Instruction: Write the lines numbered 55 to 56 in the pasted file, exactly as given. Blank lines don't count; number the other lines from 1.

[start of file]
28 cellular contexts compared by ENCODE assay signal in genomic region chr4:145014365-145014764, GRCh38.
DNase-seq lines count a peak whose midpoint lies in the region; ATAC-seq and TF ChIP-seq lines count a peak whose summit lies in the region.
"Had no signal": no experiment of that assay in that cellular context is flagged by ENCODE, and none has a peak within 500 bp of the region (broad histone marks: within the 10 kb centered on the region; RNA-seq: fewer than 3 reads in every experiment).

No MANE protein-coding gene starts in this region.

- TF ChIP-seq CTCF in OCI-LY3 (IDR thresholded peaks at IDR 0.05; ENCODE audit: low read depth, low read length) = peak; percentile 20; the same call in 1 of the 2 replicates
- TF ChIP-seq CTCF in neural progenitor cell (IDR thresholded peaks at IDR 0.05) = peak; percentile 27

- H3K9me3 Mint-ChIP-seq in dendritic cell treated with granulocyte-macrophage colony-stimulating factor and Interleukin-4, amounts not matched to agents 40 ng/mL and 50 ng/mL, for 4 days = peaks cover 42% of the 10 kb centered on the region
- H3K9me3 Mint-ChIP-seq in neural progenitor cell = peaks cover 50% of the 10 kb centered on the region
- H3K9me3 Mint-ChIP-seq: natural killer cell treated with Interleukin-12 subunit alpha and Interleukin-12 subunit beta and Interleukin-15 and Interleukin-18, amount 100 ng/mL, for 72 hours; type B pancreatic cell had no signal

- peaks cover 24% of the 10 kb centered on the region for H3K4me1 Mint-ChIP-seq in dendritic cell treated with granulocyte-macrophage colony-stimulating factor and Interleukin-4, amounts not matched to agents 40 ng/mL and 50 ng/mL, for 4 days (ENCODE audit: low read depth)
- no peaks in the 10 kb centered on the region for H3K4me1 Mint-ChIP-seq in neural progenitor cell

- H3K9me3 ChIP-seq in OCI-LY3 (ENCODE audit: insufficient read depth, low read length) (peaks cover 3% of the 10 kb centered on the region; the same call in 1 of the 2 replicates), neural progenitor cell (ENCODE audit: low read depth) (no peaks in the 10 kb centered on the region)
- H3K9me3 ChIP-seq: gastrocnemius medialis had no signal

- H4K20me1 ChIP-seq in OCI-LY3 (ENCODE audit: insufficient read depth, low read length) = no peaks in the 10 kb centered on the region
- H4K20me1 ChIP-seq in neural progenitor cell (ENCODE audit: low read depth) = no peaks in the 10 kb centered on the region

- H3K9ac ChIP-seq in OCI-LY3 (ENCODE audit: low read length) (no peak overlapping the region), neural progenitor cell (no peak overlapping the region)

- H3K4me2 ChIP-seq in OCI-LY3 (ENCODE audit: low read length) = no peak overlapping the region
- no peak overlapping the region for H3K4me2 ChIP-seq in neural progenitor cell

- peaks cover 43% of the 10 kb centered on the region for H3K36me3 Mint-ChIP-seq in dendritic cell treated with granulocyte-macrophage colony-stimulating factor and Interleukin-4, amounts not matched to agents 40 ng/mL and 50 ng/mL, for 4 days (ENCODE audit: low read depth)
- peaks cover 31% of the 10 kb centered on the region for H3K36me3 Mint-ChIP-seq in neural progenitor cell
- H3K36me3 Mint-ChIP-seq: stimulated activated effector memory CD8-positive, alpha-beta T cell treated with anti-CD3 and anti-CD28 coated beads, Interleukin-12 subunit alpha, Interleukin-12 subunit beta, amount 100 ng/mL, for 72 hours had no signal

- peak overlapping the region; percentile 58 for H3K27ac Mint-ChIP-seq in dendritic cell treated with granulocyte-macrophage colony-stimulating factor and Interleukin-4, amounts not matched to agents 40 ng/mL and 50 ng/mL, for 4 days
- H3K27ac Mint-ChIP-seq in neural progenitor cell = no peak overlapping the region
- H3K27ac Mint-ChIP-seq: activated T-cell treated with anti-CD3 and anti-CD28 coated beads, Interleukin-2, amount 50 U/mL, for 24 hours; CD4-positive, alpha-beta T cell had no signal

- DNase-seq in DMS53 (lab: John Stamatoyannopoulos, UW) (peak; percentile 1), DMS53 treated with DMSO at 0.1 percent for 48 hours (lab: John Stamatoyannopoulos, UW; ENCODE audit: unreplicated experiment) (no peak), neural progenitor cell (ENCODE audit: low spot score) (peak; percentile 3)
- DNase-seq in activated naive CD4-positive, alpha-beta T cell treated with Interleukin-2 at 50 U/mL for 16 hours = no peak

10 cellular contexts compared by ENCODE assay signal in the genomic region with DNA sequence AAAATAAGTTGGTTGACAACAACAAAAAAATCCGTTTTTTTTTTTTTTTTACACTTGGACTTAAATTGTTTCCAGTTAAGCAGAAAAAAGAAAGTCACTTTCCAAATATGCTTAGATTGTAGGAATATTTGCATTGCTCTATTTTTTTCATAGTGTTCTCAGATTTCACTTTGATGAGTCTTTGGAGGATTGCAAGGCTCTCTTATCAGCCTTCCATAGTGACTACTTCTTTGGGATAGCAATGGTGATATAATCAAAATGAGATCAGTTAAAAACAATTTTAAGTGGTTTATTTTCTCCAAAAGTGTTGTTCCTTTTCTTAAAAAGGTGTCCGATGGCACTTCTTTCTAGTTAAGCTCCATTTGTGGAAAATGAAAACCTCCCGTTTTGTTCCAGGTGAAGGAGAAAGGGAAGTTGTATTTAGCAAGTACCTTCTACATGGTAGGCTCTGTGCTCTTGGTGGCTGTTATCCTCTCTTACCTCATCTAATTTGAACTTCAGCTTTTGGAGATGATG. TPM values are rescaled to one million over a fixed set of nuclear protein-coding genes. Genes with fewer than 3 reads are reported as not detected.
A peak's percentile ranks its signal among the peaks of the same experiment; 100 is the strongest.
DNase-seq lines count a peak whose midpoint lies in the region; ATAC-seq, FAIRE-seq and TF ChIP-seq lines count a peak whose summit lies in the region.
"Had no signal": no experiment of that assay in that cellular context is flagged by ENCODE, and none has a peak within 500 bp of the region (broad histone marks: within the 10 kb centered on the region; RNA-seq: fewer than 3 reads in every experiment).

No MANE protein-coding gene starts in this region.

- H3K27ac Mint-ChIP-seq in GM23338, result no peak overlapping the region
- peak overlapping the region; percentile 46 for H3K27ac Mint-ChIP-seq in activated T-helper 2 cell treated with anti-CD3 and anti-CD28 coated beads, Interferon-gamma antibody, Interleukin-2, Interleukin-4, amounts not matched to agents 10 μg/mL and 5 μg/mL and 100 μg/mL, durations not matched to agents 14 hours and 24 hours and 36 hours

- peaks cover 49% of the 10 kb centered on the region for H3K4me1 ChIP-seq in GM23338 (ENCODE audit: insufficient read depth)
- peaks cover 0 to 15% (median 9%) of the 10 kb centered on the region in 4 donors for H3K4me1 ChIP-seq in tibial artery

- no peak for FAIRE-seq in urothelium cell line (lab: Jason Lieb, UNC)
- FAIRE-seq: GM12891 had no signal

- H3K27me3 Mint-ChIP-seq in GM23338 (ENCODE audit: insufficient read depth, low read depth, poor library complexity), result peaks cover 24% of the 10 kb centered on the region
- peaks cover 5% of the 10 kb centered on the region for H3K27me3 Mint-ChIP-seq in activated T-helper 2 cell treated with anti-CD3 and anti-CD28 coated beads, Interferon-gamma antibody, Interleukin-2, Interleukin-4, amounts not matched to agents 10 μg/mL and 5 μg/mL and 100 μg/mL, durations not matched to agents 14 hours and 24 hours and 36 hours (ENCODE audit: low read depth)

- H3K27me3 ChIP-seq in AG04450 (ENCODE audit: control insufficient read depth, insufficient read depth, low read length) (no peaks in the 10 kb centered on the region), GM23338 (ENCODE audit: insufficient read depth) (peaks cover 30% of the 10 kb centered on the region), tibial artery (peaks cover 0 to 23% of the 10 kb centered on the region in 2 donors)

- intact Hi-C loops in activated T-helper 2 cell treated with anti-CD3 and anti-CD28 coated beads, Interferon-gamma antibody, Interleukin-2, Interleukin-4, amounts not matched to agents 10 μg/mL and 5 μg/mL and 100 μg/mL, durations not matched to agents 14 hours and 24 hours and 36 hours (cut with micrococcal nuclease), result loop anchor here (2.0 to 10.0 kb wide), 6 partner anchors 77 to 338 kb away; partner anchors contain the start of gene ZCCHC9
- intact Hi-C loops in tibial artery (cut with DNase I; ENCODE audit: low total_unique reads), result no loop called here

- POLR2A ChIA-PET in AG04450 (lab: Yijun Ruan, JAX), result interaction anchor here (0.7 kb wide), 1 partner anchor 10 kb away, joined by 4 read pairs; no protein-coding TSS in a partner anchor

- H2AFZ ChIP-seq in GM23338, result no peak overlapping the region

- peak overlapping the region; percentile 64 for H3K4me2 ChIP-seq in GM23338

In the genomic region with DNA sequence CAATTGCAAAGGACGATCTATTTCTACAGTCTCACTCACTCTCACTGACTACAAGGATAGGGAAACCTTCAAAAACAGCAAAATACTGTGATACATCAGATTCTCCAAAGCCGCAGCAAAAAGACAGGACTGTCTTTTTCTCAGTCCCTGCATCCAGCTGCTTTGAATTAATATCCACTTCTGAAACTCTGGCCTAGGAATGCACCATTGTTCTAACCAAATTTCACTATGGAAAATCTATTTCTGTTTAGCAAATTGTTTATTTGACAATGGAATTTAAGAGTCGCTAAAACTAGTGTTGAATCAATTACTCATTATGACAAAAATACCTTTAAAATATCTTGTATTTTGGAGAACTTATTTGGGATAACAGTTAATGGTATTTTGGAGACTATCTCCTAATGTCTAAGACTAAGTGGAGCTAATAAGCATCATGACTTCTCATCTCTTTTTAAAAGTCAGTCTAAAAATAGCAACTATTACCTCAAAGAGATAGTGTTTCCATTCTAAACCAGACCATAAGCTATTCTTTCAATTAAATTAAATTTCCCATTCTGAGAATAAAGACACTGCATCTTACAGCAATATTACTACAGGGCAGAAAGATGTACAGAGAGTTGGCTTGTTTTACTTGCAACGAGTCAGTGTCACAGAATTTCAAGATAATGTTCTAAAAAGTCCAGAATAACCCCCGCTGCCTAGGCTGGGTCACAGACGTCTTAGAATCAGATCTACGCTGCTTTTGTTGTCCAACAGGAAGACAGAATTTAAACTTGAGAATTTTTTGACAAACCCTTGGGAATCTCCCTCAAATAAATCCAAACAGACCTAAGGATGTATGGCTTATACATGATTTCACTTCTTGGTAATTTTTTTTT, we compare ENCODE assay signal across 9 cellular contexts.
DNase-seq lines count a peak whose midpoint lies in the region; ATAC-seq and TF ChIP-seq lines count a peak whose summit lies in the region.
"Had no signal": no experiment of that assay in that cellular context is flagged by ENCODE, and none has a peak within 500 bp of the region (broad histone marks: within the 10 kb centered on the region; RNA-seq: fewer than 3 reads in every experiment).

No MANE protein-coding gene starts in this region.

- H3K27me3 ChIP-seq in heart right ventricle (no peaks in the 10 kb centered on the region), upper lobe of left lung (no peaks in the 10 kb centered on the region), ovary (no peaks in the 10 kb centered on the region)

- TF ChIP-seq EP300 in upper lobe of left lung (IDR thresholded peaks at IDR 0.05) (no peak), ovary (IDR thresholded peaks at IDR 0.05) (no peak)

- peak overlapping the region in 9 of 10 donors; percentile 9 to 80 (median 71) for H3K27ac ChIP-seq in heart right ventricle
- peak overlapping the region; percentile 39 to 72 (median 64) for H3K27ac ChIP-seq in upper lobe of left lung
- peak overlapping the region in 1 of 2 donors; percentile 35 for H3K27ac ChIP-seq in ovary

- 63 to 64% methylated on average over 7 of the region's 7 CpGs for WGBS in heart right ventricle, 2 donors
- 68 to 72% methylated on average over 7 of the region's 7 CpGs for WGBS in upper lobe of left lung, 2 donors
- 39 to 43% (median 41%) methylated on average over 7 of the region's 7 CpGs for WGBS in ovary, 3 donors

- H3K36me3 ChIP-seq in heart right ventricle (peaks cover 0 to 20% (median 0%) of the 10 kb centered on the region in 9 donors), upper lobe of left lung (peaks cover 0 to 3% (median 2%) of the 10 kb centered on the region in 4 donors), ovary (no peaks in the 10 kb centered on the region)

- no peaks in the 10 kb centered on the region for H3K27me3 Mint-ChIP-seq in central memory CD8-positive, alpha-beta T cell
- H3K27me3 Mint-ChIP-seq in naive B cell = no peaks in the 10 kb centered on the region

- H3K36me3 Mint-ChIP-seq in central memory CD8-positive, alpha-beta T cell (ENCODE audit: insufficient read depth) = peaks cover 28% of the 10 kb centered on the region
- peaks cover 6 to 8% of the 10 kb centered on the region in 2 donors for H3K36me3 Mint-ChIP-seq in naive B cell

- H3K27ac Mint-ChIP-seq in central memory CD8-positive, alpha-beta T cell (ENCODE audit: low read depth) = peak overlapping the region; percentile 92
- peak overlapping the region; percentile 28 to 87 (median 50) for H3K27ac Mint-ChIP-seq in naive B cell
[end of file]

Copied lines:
- 63 to 64% methylated on average over 7 of the region's 7 CpGs for WGBS in heart right ventricle, 2 donors
- 68 to 72% methylated on average over 7 of the region's 7 CpGs for WGBS in upper lobe of left lung, 2 donors